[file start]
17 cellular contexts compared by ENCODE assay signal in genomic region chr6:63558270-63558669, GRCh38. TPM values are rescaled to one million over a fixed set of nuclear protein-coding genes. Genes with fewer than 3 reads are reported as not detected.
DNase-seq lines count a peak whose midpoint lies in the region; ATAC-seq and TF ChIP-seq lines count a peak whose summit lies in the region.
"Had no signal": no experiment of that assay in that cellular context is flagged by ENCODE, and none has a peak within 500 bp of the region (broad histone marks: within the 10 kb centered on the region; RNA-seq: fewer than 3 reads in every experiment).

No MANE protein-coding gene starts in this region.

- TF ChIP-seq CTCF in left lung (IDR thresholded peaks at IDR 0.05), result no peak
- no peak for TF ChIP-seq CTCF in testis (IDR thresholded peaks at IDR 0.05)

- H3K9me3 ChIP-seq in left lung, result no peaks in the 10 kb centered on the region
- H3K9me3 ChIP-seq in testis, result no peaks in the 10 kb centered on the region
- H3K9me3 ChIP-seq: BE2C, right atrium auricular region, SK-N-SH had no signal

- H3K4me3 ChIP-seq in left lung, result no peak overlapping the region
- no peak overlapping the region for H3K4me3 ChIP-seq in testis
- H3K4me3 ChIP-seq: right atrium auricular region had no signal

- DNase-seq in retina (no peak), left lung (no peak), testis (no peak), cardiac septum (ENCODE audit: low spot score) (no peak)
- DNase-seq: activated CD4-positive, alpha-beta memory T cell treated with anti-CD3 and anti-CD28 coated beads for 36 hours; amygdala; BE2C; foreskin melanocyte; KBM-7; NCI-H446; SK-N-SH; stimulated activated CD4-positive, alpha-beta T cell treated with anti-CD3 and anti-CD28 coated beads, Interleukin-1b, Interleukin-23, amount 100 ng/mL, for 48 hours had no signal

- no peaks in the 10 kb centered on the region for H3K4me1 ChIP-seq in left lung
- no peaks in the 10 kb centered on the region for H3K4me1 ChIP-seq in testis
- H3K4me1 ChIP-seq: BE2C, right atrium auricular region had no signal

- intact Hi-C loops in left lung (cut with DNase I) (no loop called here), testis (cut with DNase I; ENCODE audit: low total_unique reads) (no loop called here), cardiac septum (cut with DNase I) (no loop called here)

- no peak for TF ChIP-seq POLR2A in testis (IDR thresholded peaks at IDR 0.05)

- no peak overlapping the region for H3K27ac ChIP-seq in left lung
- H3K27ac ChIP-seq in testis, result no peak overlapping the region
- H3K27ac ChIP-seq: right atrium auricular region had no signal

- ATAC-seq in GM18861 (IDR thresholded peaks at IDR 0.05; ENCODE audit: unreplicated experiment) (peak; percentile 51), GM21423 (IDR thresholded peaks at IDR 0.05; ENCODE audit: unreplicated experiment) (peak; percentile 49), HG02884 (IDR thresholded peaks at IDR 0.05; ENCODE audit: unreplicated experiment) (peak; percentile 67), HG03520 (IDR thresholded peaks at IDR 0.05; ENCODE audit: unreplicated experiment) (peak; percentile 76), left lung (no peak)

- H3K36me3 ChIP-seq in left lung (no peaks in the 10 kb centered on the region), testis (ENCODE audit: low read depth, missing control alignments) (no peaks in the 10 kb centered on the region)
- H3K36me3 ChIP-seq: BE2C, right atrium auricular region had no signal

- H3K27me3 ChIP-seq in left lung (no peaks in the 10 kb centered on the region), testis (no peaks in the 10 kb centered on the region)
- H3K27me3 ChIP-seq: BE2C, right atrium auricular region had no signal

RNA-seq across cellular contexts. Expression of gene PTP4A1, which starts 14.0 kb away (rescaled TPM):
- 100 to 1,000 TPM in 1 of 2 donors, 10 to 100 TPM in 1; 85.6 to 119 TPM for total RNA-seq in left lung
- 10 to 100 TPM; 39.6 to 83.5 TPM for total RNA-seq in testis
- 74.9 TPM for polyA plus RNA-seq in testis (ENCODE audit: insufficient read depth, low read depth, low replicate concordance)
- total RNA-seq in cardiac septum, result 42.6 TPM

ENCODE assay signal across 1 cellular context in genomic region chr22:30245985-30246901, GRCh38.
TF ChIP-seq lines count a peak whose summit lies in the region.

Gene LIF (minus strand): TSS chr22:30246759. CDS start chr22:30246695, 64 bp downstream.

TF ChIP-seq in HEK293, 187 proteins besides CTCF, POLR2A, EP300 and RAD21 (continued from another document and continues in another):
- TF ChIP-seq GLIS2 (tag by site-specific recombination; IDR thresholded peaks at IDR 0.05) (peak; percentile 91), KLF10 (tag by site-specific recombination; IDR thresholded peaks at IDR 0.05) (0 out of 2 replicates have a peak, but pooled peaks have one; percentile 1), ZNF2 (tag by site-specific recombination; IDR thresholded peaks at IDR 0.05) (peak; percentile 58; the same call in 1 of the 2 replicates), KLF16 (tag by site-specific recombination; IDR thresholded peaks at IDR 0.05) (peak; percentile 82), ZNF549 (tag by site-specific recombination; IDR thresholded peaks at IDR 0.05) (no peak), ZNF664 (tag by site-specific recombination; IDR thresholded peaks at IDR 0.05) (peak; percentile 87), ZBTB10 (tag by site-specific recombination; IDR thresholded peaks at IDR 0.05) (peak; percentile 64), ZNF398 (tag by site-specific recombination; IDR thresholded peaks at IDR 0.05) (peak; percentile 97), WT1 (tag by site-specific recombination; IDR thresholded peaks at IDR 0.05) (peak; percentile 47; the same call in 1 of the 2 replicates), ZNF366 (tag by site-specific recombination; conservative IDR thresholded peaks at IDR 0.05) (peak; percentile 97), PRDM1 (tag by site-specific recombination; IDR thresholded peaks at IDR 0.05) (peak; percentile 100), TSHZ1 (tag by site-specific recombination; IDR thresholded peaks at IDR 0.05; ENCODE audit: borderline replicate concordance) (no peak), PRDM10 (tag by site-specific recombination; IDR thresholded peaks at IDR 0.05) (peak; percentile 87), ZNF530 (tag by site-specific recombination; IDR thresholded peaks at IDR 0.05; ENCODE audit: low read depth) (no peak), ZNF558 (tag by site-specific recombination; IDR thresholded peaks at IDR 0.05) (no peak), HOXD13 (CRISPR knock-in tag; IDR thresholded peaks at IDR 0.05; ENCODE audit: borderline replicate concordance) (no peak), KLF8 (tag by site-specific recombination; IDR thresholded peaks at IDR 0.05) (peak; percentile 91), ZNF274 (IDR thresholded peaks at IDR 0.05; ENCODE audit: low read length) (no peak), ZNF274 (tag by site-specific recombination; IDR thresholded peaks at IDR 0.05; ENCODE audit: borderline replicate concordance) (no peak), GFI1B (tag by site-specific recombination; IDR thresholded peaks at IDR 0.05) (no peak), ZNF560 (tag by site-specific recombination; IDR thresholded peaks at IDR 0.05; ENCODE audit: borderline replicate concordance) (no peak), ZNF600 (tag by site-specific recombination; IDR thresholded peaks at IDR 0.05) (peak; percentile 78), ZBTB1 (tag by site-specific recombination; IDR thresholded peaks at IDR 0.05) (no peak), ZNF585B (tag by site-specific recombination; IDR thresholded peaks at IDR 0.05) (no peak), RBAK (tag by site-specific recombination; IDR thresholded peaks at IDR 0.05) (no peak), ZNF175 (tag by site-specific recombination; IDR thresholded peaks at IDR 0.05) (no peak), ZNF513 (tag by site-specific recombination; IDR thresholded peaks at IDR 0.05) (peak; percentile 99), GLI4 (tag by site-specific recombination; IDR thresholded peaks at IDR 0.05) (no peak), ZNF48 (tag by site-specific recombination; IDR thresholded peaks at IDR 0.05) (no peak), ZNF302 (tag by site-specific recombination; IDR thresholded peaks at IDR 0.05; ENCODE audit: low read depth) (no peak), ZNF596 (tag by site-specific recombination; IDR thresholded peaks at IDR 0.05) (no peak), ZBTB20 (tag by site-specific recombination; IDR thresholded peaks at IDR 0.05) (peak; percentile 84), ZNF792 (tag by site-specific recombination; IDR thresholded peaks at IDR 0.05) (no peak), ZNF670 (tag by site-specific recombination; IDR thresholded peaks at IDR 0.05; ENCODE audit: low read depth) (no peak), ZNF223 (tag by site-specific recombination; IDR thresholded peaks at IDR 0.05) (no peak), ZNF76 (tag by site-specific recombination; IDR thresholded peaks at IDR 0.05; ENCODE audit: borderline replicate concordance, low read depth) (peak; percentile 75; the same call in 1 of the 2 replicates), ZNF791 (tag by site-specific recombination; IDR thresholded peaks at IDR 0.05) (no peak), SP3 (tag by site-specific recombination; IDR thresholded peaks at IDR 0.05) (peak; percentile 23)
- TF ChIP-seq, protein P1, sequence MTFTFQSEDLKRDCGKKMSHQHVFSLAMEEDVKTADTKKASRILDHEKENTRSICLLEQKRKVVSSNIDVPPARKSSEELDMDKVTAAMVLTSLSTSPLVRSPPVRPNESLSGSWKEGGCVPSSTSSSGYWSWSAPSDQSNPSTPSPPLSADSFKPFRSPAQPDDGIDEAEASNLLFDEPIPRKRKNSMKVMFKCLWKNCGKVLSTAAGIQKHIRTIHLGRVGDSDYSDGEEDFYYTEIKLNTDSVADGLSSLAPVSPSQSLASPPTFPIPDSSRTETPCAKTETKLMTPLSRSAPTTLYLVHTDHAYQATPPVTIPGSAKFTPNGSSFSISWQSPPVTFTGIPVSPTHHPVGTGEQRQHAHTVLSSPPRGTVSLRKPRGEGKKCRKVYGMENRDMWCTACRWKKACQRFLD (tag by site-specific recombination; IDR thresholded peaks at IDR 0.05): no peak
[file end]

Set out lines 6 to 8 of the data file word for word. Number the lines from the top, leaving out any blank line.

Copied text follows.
- no peak for TF ChIP-seq CTCF in testis (IDR thresholded peaks at IDR 0.05)

- H3K9me3 ChIP-seq in left lung, result no peaks in the 10 kb centered on the region
- H3K9me3 ChIP-seq in testis, result no peaks in the 10 kb centered on the region